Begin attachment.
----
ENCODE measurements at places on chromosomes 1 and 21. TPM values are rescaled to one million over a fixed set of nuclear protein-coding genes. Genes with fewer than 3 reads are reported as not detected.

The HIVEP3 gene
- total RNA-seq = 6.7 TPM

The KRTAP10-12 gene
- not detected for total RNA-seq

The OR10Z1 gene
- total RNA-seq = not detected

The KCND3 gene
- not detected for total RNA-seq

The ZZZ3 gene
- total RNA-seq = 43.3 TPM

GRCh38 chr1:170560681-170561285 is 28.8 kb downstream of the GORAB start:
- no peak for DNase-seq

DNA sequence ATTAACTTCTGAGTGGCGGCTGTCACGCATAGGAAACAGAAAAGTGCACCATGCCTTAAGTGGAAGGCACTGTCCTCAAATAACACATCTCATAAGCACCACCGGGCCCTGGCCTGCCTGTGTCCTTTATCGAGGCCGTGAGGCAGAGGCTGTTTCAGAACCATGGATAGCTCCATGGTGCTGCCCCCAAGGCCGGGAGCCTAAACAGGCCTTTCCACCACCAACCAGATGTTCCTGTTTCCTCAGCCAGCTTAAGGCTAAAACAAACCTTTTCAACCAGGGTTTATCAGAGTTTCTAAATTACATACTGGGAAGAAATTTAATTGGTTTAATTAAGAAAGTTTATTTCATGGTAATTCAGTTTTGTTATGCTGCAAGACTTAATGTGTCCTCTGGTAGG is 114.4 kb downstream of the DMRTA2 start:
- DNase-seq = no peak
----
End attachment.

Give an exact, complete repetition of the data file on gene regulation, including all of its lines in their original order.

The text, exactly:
ENCODE measurements at places on chromosomes 1 and 21. TPM values are rescaled to one million over a fixed set of nuclear protein-coding genes. Genes with fewer than 3 reads are reported as not detected.

The HIVEP3 gene
- total RNA-seq = 6.7 TPM

The KRTAP10-12 gene
- not detected for total RNA-seq

The OR10Z1 gene
- total RNA-seq = not detected

The KCND3 gene
- not detected for total RNA-seq

The ZZZ3 gene
- total RNA-seq = 43.3 TPM

GRCh38 chr1:170560681-170561285 is 28.8 kb downstream of the GORAB start:
- no peak for DNase-seq

DNA sequence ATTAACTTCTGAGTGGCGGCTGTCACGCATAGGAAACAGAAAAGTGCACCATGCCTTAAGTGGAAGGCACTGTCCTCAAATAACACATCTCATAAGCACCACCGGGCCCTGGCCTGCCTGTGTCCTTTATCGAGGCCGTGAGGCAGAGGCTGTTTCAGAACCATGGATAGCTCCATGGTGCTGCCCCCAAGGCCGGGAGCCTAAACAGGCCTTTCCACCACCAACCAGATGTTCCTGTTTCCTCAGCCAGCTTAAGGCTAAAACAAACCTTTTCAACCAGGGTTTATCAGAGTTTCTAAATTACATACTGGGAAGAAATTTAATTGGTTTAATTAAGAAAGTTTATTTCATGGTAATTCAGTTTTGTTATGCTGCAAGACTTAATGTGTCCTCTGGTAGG is 114.4 kb downstream of the DMRTA2 start:
- DNase-seq = no peak